By Chris Gambill
One aspect of congregational life that doesn’t always get a lot of discussion is what some businesses call the “churn rate.” The churn rate is slang for talking about how many individuals move into or out of a given system over a specific period of time. In congregational life, the churn rate refers to the number of people who enter a congregation (by joining or becoming regular participants) and those who leave (transfer membership, die, dropout, etc.).
My metaphor for this churning in congregational life is that people enter through the front door and exit through the back door. Most congregations can describe what is happening through the front door, but few can accurately describe what’s happening through the back door. The exception to this is that many congregations are keenly aware of the number of deaths they experience during a given time period. As congregations get older, this rate is accelerating dramatically in many of them. Some people also leave the church for more obvious reasons such as interpersonal or congregational conflict. Many individuals are conflict-avoidant and when conflict arises in the church they head for the nearest door.
The back door
There’s another aspect of what’s happening at the back door (the attrition rate) that is much harder to measure and describe accurately. I’m talking here about the number of people who simply leave the church quietly and rarely if ever come back. It often happens so subtly that it takes a while for anyone to notice it’s happened. “Is someone in the Jones family sick? I don’t think I’ve seen any of them in a couple of weeks.” It may very well be that no one is physically sick in the Jones family. They have just silently moved to the periphery of the congregation or perhaps even found a new church home and not bothered to tell anyone. To their credit, I suppose, they don’t make a big scene or even look for sympathy in leaving. They just go. Making matters worse, you may never know exactly why they left.
In a time when most established, traditional congregations are plateaued at best and more commonly declining in membership and participation, it’s time to ask some important questions: Is the back door of your congregation seeing more traffic than the front door? If so, why?
According to a Pew Forum study, roughly half of Americans have changed their religious affiliation at least once in their life. This is born out in my own ministry experience. Practically every congregation I visit as a consultant is composed of a wide variety of members who were formerly affiliated with another church or denomination.
A 2007 Lifeway study revealed that 58 percent of people made a church switch due to what might be described as a negative motivation (“my need/desire toleave my previous church”), while 42 percent left because of a more positiveattraction to another church. The study also identified two top reasons for leaving a church. Twenty-eight percent of those who left cited the reason as “church was not helping me to develop spiritually” followed by 20 percent who said they did not feel meaningfully engaged or involved in meaningful church work. While this study doesprovide some insight it still leaves many questions about the churn rateunanswered.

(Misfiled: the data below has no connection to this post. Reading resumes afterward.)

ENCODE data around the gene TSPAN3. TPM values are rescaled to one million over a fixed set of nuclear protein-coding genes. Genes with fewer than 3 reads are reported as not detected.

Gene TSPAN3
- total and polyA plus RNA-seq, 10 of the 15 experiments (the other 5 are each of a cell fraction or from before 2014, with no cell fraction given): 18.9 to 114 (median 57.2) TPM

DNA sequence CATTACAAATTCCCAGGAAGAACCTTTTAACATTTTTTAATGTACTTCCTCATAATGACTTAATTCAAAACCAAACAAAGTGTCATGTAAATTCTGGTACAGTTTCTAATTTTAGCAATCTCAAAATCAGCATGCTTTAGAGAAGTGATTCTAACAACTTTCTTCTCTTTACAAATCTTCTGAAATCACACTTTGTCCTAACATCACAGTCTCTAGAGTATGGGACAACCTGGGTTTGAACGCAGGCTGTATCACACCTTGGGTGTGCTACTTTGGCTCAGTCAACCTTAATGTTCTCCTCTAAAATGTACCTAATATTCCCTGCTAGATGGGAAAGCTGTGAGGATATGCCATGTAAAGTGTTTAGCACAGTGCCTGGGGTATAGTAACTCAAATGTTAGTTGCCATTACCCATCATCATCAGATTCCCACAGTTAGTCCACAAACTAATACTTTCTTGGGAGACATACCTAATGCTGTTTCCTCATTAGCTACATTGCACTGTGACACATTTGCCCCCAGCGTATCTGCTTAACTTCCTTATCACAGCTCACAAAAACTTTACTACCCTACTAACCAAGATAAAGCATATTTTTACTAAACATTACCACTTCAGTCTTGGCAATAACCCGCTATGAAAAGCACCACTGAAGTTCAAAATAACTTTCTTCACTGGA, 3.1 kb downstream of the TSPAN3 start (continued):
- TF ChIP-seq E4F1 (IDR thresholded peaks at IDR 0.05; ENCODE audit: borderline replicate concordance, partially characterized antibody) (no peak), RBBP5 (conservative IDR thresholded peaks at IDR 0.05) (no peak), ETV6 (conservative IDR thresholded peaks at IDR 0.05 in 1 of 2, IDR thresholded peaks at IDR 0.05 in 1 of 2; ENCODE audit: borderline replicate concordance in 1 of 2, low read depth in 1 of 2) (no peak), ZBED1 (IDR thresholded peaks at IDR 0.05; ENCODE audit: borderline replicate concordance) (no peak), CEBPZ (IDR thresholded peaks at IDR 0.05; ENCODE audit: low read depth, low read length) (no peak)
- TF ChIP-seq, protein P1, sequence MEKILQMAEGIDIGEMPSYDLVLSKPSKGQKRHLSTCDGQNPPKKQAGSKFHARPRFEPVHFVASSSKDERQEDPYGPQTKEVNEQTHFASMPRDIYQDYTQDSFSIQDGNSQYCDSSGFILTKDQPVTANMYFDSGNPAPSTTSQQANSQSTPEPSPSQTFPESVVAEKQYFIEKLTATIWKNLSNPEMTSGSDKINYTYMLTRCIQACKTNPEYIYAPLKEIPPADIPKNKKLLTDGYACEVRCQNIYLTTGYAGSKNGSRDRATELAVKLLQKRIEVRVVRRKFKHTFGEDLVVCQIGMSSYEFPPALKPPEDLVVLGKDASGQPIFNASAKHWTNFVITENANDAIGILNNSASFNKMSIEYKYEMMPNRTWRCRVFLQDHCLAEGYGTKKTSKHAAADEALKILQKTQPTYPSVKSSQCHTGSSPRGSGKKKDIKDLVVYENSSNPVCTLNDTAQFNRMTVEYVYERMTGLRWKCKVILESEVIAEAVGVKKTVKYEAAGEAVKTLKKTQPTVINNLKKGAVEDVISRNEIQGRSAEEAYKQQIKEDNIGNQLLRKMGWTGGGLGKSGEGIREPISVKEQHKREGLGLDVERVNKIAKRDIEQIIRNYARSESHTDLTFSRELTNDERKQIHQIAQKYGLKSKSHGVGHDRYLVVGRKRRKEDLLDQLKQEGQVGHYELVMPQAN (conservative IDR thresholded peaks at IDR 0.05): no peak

There are undoubtedly many reasons why individuals choose to leave a church. Because many leave quietly through the back door, we can often only speculate about the specific reasons for their departure. There are several plausible theories about why this is such a common occurrence. As mentioned earlier, conflict is certainly an important factor for many who choose to make an exit.
Another contributor may be that church members are now prone to exhibit the same kind of consumeristic behavior they exhibit in the other areas of their life. In the same way one might choose which movie to watch on a Friday night, or whether to shop at Target versus Walmart for a certain item, individuals sometimes treat church in the same way. When a new or a more attractive option appears, they simply choose to leave their current church and start attending the new one. Other theories for explaining congregational churn point to factors like shifting music and worship preferences, the availability of quality youth and children’s programs, theological differences, or various changes in congregational life.
Reclaim the connecting role
I think there is one other important factor that might help explain the busy back doors of our churches. Simply put, it’s a relationship deficit. One might argue that Acts chapter 2 describes a Christian community at its very best: “ They devoted themselves to the apostles’ teaching and to fellowship, to the breaking of bread and to prayer.” In my experience, we are far from this ideal today. Congregationsare often at best collections of “familiar strangers.” In his book Bowling Alone Robert Putnam has documented the deep loss of community and social capital in American life. I believe this loss has also occurred in many churches. We have come to mistakenly think our churches are primarily programmatic oreducational organizations instead of the relational organizations I believe they were meant to be.
If congregations can reclaim their roles as places that connect people to one another and to God authentically and with depth, then we may find our back doors less frequented. If that happens, perhaps we can begin to see more of what that earliest church did as a result of their deep relationships and shared sense of community: “And the Lord added to their number daily those who were being saved.”
Chris Gambill is director of the Center for Congregational Health, in the FaithHealth division of Wake Forest Baptist Medical Center. The Center strengthens congregations through consulting, leadership coaching and intentional interim ministry.